Most unions representing seaman, longshoremen and civilian mariners take great care of their members. They work hard to ensure that fair wages are upheld, that working conditions meet state and federal safety standards, and most importantly, that legitimate grievances are properly and promptly addressed.
Nevertheless, there may be situations where outside legal counsel is not only helpful but beneficial. Here are three of them:
1.You need help understanding your union contract.
When you joined the union, you likely signed a contract that spelled out the rights and obligations of both the union and your participation as a member. Contract language is notoriously dense and often difficult to understand. An attorney can help you wade through the legalese, especially in cases where you may be thinking about filing a union grievance and want to know what your rights are. They are often spelled out in your contract.
2. Your employer wrongfully retaliated against you.
You have the right to work in safe, secure environment. If you are let go or otherwise punished after reporting sexual harassment, discrimination or illegal activities on the part of a coworker, maritime officer or the company itself, retaining outside legal help is essential to protecting your rights.
Naturally, you'll also want to work with the union to start a grievance claim; in some cases, your union contract may require that you do so before taking private action. Either way, it's a good idea to marshal all of your resources for pursuing justice not only for yourself, but also for any others who still work in that hostile environment.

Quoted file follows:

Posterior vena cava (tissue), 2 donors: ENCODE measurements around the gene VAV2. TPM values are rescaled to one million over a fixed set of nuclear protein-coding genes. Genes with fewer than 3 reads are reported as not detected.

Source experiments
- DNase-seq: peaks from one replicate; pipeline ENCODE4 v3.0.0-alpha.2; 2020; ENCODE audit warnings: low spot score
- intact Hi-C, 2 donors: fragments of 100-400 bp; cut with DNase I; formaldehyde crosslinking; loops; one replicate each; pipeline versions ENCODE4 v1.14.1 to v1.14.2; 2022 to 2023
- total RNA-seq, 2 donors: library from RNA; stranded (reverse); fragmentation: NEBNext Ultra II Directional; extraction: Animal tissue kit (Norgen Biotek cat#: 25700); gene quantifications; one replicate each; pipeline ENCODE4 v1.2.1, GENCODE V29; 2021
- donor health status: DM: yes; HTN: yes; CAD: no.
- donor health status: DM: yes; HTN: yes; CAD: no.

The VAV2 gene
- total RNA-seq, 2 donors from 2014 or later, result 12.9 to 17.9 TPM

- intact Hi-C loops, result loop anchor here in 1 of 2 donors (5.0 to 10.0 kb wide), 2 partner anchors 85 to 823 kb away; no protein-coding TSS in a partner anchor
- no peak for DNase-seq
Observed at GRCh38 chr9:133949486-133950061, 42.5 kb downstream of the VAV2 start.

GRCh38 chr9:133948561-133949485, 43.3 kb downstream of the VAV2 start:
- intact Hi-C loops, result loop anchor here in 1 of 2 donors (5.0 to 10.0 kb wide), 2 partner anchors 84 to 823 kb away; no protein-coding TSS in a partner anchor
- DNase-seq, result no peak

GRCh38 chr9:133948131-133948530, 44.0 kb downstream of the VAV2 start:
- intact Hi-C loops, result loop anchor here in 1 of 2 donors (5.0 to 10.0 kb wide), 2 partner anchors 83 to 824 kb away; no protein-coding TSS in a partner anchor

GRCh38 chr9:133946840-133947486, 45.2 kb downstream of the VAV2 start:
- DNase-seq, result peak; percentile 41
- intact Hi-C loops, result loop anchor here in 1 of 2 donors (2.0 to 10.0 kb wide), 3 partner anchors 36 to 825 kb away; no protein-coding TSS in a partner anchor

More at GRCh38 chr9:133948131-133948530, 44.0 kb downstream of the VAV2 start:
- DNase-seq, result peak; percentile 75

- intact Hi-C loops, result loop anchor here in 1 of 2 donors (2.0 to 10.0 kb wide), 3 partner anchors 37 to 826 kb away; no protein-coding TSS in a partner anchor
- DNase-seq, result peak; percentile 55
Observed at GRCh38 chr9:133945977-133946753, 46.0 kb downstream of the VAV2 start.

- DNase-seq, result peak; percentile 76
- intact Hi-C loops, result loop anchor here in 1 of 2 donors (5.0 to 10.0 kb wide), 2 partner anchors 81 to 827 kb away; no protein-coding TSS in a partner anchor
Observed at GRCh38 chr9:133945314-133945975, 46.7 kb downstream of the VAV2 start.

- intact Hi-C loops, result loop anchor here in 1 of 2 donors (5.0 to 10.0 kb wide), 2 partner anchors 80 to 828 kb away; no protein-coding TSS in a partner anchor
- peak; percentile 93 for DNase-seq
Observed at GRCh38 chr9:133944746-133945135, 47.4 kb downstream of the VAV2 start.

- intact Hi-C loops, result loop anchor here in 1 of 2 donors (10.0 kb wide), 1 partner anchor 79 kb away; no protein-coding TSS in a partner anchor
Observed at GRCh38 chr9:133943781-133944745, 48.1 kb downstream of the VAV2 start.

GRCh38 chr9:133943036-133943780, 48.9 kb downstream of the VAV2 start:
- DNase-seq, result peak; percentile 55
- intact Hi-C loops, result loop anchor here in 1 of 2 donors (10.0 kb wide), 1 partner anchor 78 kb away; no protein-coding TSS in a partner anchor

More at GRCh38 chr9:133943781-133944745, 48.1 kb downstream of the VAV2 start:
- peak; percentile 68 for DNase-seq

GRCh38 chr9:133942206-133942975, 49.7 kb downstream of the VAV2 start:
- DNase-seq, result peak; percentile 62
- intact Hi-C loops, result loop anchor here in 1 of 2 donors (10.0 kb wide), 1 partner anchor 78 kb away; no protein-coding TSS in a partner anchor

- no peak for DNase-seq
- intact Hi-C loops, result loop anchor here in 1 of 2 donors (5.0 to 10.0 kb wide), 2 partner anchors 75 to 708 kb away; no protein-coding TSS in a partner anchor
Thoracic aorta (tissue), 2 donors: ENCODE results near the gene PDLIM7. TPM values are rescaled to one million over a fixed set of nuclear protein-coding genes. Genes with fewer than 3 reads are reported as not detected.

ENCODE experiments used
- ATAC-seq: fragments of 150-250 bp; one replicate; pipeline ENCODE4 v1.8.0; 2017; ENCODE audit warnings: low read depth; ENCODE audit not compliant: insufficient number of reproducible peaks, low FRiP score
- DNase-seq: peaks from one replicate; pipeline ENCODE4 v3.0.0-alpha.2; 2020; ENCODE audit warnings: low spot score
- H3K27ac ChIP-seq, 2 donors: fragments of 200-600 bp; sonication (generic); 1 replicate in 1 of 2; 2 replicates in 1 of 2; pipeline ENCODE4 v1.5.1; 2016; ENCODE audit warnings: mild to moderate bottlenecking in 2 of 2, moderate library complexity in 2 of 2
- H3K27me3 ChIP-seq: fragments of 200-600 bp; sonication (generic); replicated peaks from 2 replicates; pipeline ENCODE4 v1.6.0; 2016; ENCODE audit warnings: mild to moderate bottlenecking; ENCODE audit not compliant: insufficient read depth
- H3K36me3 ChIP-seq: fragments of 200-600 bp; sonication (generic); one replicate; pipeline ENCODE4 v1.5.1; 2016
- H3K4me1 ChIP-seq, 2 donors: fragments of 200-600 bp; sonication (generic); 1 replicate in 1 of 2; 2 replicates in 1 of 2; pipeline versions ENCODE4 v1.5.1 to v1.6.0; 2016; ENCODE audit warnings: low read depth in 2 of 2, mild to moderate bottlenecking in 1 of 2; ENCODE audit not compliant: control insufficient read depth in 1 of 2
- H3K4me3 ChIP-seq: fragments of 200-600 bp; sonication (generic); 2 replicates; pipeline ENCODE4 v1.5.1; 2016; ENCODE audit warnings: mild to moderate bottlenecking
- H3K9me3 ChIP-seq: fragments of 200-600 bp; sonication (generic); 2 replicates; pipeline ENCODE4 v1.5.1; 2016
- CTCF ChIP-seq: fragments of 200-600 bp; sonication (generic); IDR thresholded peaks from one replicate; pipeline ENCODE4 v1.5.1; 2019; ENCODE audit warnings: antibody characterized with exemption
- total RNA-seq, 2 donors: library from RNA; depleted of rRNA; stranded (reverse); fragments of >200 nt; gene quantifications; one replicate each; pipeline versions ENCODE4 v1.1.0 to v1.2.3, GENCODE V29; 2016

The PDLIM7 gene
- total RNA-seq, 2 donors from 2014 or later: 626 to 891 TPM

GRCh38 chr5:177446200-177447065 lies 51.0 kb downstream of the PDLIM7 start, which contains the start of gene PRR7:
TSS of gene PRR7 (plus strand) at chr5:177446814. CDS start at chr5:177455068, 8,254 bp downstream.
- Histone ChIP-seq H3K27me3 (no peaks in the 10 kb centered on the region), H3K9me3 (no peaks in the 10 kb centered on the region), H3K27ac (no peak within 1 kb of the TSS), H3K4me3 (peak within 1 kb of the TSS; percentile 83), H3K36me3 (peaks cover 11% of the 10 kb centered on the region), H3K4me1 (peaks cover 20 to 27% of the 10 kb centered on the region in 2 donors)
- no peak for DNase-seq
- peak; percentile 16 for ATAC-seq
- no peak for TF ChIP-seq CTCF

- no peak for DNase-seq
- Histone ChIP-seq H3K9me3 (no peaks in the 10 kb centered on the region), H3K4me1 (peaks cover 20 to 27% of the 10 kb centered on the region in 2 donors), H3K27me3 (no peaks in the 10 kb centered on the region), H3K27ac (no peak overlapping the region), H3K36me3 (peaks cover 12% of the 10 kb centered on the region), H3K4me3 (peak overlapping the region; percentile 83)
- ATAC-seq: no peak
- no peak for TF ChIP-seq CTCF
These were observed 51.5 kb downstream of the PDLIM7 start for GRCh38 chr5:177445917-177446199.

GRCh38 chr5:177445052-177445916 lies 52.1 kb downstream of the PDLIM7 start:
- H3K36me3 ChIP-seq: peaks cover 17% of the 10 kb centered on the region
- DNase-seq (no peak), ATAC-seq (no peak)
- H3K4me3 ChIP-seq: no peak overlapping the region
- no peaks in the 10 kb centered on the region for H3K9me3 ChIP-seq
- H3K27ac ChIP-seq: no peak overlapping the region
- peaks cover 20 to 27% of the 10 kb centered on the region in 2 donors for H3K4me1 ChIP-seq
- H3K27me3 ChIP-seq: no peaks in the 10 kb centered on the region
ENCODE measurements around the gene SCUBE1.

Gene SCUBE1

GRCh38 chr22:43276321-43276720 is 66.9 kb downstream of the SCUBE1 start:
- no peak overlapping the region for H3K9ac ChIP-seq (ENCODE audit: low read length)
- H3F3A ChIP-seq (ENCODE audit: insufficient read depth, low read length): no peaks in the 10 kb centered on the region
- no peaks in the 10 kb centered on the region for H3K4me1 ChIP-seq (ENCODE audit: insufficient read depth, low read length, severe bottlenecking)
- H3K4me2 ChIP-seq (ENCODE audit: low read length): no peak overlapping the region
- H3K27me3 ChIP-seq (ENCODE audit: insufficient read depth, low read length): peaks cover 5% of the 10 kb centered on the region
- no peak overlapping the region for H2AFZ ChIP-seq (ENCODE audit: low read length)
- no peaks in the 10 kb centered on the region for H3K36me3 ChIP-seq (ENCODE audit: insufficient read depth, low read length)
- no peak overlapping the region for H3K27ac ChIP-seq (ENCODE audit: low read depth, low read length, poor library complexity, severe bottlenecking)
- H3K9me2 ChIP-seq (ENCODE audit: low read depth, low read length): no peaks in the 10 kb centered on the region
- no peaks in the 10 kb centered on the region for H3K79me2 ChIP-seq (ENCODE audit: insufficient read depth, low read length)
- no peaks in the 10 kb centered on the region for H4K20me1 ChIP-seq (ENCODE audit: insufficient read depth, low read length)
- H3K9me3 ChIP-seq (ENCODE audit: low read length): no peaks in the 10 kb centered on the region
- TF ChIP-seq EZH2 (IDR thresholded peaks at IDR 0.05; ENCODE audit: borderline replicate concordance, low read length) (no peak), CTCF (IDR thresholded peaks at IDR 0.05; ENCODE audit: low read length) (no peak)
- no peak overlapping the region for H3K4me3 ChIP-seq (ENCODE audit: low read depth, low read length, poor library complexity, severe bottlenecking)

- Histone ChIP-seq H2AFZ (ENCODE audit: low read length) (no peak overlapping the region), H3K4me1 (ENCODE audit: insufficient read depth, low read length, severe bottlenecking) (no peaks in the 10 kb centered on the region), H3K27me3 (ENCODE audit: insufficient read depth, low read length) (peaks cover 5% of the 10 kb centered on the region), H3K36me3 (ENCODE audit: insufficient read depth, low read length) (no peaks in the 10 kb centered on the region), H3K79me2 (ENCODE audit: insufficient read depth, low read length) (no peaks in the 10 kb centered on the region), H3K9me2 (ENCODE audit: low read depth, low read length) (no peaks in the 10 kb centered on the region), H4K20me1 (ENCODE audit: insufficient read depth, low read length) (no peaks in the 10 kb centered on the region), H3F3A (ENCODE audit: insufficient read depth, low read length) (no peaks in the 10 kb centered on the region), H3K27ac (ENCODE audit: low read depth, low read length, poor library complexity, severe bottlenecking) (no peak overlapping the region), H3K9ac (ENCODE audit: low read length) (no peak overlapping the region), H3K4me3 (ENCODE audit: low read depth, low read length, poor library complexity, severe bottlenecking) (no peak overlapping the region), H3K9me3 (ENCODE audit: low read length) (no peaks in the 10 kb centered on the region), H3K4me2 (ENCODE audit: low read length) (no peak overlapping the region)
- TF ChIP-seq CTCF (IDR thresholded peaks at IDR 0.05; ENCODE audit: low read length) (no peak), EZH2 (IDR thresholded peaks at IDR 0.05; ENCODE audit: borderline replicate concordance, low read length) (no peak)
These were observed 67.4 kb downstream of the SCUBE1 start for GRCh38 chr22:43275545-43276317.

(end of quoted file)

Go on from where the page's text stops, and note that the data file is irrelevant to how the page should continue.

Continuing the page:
Of course, there's also the possibility that the union may drag its feet or not take your claim seriously. In that case, outside counsel is even more important than ever, and it helps to work with a firm that has experience working with seafaring and maritime unions and union members.
3. You need help filing a Jones Act or LHWC Act claim.
If you are injured in a maritime-related accident in the course of your job, whether on the sea or not, you have the right to file for compensation under the Jones Act or the Longshore and Harbor Workers' Compensation Act (LHWCA). Which act depends on the nature of your work, the Jones Act covering accidents at sea and the LHWCA covering accidents in shipyards, shipping terminals, piers and harbors.
Again, many unions have resources available to help injured maritime workers, but they may not be enough to address your particular issues. Retaining outside counsel ensures that there is always someone in your corner taking steps to protect your individual rights.